LATEST ADDITIONS

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Stephen Mejias Posted: Jan 06, 2005 Published: Jan 07, 2005 0 comments
After my first full day of weaving my way around the Consumer Electronics Show, I'm happy to be back in my hotel room, ready to open the laptop and type. I've got a tote bag (everyone has a tote bag) gorged fat with press releases, CDs, magazines, directories, scribbled notes, a fortune cookie. . .. What's going on here? Am I really the newest writer for Stereophile? And what's the deal with this fortune cookie?
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Jon Iverson Posted: Jan 05, 2005 Published: Jan 06, 2005 0 comments
Every few years the Las Vegas Consumer Electronics Show turns cold and wet, and it looks like this will be one of those years. Still, audio is largely an indoor activity, and despite chilly, damp weather, ongoing format turmoil, and pressure from home theater, rooms at CES's high end audio venue, the Alexis Park hotel, are hopping as normal.
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John Atkinson Posted: Jan 04, 2005 Published: Jan 05, 1996 0 comments
Watching the Beatles Anthology TV shows last Thanksgiving, I was struck by how good recorded sound quality was in the early to mid-1960s and how bad it had become by the era of Let It Be. Early Beatles recordings may have been primitive in terms of production, but their basic sound quality was excellent, with extended response at the frequency extremes and a natural, clean-sounding midrange. Late Beatles recordings lacked highs and dynamic range, and sounded grainy by comparison. This was partly because, by 1969–70, studios had replaced their simple tubed mixing consoles with the first generation of solid-state desks, and their old tubed two-track Studers and Ampexes with solid-state multitrack recorders. These featured track widths so narrow that only the massive use of Dolby-A noise reduction made it possible to produce recordings that had any dynamic range at all!
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Jon Iverson Posted: Jan 04, 2005 Published: Jun 05, 2000 0 comments
Stereophile is finally collectible. Either that, or I'm the biggest audiophile sucker out there. A few weeks back, I finally caved into temptation and signed up for an account on eBay, the website via which millions of folks buy and sell stuff in an online auction, and on which someone once tried to sell a human kidney. (It was not allowed.)
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Jon Iverson Posted: Jan 04, 2005 Published: Jan 05, 2005 0 comments
The Wednesday before the official start of the CES is traditionally a day devoted to press conferences and room set up and today was no different. Many mainstream companies put on dog and pony shows announcing products they think will answer the mass market's thirst for more and better—but a few high-end companies make announcements as well.
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George Reisch Posted: Jan 04, 2005 Published: Nov 05, 1997 0 comments
Everyone knows the story: Isaac Newton got hit on the head by an apple and suddenly discovered the physics of gravitation. Like the one about Archimedes discovering the basics of hydrostatics while taking a bath, this story turns up everywhere. Even Michael Stipe, in R.E.M.'s "Man in the Moon," sings "Newton got beaned by the apple good."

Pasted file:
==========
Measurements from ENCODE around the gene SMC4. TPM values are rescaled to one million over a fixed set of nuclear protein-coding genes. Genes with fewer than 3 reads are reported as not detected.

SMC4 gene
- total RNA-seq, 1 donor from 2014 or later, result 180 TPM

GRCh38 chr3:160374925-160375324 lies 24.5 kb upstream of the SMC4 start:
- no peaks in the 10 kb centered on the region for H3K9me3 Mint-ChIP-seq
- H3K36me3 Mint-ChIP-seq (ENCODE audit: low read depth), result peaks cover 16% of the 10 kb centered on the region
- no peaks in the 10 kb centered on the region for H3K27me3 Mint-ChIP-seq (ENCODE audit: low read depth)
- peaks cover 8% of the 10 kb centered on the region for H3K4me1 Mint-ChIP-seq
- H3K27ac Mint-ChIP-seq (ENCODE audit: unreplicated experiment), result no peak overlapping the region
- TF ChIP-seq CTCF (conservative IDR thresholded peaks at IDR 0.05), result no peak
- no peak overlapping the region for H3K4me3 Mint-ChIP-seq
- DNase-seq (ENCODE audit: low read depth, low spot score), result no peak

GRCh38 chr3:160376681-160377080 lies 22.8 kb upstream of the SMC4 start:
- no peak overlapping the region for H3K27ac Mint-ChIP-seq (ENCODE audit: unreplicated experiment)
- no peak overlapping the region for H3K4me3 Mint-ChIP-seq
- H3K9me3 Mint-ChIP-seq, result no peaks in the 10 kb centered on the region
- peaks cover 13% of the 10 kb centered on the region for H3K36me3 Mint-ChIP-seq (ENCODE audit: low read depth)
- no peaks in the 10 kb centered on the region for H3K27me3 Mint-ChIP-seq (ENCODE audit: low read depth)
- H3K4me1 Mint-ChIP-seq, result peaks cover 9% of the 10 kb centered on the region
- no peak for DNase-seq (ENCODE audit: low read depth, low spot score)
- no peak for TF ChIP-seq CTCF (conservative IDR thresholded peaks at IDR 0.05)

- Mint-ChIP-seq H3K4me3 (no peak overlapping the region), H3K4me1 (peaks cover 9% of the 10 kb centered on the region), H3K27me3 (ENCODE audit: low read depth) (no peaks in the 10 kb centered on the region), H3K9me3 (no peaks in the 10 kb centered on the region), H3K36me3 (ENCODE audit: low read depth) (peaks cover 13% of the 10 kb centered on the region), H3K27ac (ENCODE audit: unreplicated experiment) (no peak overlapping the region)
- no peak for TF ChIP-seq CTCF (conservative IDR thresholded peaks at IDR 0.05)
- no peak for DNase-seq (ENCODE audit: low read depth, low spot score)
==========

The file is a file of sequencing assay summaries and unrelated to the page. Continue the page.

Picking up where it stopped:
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Stephen Mejias Posted: Jan 04, 2005 Published: Jan 05, 2005 0 comments
Editor's Note: Stephen Mejias has never attended CES before, and does not claim to be an audiophile. But he's distinquished himself enough around the Stereophile office that it seemed a good idea to register his first-time impressions of audio's greatest show on earth.
Robert Deutsch Posted: Jan 04, 2005 Published: Dec 05, 2000 0 comments
It's hard to know what the best strategy is for digital upgrades. Maybe you bought your first CD player when you became convinced that the format was going to succeed, and it seemed that players were about as good as they were going to get. Some time later, you tried one of the new outboard digital processors, and the sonic improvement was such that you just had to have it. Then you replaced the player itself with a CD transport, so you could benefit from improvements in servo control and digital output circuitry. At this point you were generally happy with your digital front-end—until you read about how 16-bit DACs (which is what your processor had) were old hat now that 20-bit DACs were available. But alas, your processor couldn't be upgraded, and was worth maybe 30% of what you'd paid for it. So you took a loss and bought a new-generation digital processor, and things were fine and dandy...for a while.
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Barry Willis Posted: Jan 03, 2005 0 comments
We live in a world of strife. Among the many organizations working to change this regrettable fact are the Committee of 100 for Tibet (C100) and the Dalai Lama Foundation (DLF), which together are curating and producing a large-scale art exhibition that will have its official debut at UCLA's Fowler Museum in June 2006. A preview show of The Missing Peace: The Dalai Lama Portrait Project will take place at the Cantor Center for Arts at Stanford University in September 2005, to coincide with a visit to that institution by the Dalai Lama, exiled spiritual leader of the Tibetan people.
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Jon Iverson Posted: Jan 03, 2005 0 comments
In the age of iTunes and Amazon.com, do brick and mortar music retailers have a future? Perhaps—if they downsize a bit.

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